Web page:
“Well, I think it’s an extraordinary accomplishment, but it’s hard to remake a movie, very, very hard. The first cut is the deepest as Cat Stevens said. The second one to me was not as charming as the first, but it had moments.
“I thought those girls were really funny, really funny. I could listen to those four all day long, all with unremitting ammo and they just kept shooting. I had worked with Melissa McCarthy and she’s wonderful and funny and Kristen Wiig, just kills me. It was so much fun to be there on the set.
“My only complaint was their uniforms should have been better, more fun. They looked like garbage collectors. They could have gone more wild, high fashion, more empowering, like armour, with those. But the girls were real funny, yeah.”
Another notable feature of his career has been his long collaboration with Wes Anderson, who used Murray in The Royal Tenenbaums, The Life Aquatic with Steve Zissou, The Darjeeling Limited, Fantastic Mr Fox, Moonrise Kingdom and The Grand Budapest Hotel. Does he think he’ll work with him again?
“Sure, I just assume that I’ll work with him. It’s such a delight. We work well together.” But he doesn’t think his value to Anderson is all down to his acting skills.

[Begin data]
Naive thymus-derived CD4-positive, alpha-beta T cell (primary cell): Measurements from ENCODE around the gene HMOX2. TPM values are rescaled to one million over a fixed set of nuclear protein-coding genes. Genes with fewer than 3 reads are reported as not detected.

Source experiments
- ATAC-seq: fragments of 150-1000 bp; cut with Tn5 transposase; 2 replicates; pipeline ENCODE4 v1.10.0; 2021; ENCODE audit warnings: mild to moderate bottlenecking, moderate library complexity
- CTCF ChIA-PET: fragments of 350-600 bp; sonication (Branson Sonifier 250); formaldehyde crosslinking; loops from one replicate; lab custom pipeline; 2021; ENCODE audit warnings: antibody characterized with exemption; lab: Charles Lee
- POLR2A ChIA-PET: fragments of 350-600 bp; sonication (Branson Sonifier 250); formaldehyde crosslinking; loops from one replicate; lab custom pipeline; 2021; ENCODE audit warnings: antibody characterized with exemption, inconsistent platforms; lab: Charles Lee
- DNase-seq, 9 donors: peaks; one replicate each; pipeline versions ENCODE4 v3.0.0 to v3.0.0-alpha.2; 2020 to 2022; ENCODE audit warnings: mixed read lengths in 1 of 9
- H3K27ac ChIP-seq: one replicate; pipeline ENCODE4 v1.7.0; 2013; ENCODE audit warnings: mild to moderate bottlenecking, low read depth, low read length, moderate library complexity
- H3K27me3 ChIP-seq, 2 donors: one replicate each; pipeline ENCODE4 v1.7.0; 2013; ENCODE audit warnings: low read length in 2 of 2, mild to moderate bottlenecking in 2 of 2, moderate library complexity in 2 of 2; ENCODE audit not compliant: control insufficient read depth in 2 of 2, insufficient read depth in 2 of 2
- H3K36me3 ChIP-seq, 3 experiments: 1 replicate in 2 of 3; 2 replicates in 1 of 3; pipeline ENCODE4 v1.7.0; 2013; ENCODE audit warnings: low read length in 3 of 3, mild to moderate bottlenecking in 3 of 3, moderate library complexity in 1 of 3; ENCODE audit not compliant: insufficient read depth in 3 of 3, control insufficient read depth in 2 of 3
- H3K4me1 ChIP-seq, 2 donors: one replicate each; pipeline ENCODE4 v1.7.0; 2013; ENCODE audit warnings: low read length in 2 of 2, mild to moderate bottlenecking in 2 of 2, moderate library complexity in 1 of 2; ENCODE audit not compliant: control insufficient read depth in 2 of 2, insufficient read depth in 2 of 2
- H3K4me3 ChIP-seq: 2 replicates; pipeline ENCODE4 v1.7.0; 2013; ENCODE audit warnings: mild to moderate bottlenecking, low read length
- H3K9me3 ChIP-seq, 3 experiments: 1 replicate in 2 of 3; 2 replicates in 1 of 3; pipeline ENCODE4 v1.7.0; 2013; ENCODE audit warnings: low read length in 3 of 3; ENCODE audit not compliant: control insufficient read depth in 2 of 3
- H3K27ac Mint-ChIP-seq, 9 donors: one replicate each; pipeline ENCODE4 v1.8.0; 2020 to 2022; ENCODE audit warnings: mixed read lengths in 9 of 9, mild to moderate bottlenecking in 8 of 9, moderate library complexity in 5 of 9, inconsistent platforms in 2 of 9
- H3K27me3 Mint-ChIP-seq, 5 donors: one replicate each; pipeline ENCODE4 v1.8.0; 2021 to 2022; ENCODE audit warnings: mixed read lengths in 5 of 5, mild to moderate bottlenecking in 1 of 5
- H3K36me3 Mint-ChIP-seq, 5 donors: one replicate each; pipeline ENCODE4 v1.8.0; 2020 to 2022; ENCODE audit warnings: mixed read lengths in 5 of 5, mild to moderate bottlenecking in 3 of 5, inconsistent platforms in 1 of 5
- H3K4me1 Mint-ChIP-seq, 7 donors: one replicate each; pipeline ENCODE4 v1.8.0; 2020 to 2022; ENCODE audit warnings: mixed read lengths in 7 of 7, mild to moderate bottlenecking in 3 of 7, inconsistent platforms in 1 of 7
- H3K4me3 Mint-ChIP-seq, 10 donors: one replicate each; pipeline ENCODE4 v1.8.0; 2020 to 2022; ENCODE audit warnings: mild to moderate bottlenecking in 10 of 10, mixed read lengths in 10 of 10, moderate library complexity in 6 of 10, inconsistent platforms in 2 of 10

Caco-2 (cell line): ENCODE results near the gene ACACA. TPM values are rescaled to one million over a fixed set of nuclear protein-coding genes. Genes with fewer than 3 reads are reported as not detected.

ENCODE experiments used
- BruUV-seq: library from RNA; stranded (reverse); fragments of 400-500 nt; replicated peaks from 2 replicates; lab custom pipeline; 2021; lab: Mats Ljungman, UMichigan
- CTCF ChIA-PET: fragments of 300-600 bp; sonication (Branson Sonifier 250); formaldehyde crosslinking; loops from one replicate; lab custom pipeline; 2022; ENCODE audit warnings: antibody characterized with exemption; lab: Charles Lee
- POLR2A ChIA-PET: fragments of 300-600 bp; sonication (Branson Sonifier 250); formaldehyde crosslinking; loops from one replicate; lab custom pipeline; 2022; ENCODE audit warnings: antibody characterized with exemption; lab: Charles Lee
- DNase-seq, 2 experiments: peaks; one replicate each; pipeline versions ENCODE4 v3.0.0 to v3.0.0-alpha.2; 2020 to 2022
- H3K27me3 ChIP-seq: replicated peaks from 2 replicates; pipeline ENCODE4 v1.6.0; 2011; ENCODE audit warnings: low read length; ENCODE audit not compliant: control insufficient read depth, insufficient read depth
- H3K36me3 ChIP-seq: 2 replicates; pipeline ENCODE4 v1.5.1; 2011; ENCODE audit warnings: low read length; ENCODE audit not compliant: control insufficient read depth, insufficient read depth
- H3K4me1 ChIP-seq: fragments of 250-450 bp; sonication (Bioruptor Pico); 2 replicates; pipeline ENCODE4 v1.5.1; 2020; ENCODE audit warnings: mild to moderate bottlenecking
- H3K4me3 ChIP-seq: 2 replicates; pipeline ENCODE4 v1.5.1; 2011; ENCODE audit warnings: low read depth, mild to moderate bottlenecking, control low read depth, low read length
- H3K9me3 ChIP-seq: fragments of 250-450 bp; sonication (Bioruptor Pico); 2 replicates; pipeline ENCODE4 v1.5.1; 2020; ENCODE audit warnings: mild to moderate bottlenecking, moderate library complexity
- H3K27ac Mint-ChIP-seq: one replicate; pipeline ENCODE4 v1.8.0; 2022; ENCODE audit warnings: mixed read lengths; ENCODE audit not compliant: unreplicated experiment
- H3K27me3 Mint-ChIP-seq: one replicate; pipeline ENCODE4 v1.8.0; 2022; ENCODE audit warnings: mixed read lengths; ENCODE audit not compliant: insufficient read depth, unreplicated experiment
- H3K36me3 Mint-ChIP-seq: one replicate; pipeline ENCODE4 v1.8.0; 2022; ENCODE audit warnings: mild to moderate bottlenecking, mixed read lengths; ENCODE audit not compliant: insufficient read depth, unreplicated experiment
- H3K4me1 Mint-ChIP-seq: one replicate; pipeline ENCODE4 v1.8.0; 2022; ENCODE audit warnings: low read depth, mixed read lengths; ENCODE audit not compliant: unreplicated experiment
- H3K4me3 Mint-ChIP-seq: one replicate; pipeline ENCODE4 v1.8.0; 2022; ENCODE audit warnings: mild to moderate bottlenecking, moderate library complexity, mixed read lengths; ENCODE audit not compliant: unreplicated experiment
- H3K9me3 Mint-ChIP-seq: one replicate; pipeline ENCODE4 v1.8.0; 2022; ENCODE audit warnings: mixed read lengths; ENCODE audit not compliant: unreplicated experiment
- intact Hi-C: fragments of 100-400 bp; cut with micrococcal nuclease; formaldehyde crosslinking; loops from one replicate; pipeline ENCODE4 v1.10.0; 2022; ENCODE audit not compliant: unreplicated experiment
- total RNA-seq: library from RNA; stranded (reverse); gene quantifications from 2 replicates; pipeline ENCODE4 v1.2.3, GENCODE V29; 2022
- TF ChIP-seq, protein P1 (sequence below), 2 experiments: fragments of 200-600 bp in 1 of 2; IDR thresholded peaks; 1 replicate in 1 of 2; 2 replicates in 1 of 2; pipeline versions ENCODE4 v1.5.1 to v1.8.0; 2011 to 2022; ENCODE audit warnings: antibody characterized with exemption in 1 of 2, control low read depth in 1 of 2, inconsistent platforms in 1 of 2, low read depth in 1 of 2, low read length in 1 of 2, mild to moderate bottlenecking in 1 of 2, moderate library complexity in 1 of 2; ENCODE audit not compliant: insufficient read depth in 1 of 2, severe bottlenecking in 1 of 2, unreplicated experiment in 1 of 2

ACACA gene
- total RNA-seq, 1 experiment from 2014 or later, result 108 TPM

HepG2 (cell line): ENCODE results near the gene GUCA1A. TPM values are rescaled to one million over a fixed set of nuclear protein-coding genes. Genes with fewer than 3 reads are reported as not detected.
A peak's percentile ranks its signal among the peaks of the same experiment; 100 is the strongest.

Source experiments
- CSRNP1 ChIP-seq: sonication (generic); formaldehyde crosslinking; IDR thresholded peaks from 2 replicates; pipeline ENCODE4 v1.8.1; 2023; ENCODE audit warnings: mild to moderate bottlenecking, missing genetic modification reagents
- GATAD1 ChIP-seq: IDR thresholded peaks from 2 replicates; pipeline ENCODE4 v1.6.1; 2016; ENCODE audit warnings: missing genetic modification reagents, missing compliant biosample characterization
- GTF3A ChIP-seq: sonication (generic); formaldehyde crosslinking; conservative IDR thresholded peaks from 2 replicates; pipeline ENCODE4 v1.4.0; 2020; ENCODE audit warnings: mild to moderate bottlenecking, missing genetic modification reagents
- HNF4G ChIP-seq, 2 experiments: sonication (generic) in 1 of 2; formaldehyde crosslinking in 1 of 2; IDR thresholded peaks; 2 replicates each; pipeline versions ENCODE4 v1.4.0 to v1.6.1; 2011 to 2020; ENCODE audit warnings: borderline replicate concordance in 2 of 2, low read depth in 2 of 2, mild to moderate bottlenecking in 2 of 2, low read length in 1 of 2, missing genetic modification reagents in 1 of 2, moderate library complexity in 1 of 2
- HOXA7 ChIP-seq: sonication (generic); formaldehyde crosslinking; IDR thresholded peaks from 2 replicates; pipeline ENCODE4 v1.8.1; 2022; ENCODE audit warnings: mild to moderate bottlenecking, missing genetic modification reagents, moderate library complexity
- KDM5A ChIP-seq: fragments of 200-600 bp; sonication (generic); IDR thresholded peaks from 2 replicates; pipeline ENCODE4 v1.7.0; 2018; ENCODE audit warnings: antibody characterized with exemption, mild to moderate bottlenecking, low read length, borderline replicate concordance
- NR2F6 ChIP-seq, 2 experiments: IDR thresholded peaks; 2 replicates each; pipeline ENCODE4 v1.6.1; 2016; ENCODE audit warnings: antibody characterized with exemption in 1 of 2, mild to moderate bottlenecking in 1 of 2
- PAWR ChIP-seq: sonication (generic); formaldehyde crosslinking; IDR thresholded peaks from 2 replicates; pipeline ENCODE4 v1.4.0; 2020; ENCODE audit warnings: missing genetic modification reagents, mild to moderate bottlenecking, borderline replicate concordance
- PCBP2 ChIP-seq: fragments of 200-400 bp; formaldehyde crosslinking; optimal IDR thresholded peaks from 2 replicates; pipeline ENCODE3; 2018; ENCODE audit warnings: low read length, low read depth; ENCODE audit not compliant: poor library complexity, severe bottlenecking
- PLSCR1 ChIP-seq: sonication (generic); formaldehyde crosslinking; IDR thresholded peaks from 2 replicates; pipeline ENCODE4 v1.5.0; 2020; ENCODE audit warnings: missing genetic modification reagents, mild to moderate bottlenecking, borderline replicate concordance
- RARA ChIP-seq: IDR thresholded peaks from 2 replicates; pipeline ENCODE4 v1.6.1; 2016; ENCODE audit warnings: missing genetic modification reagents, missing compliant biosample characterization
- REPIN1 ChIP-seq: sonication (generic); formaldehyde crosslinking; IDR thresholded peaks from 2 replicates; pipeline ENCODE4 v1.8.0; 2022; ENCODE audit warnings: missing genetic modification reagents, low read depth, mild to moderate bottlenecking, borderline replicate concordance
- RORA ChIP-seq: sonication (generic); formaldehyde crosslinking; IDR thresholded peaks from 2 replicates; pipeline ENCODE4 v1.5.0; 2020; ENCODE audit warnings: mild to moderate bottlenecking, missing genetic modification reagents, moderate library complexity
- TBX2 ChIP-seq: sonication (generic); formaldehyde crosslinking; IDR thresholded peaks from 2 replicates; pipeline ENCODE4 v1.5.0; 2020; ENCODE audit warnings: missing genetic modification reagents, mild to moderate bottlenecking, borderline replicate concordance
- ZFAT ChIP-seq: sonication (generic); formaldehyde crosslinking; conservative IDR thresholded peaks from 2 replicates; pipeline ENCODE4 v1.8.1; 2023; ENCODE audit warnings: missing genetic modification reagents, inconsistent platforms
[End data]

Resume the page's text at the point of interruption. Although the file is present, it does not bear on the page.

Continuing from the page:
“I’m kind of a lieutenant in that I help in various ways. I’m DGA. I can cross the lines, you know,” he says. “If you’re in the Directors Guild of America you can do any job on any movie, so if we’ve only got 15 minutes to get a shot and you have to move all of this equipment from one side of the room to another and because of union rules only certain guys are supposed to touch the cables, or stands, and they’re not there, well I’m allowed to pick anything up. So if we’ve gotta move fast, I’m not gonna laze back and sit. This is a moment where you automatically jump in and help to push, you know, like if you see some people trying to push start a car. You join in.”
That’ll be the positive, American can-do spirit that Vogler was talking about. Although he probably doesn’t go as far as letting Murray move his Stradivarius around the set.
Bill Murray, Jan Vogler and Friends: New Worlds, is at the Festival Theatre Edinburgh, on Monday, 7:30pm, tickets from www.capitaltheatres.com and LiveNation.co.uk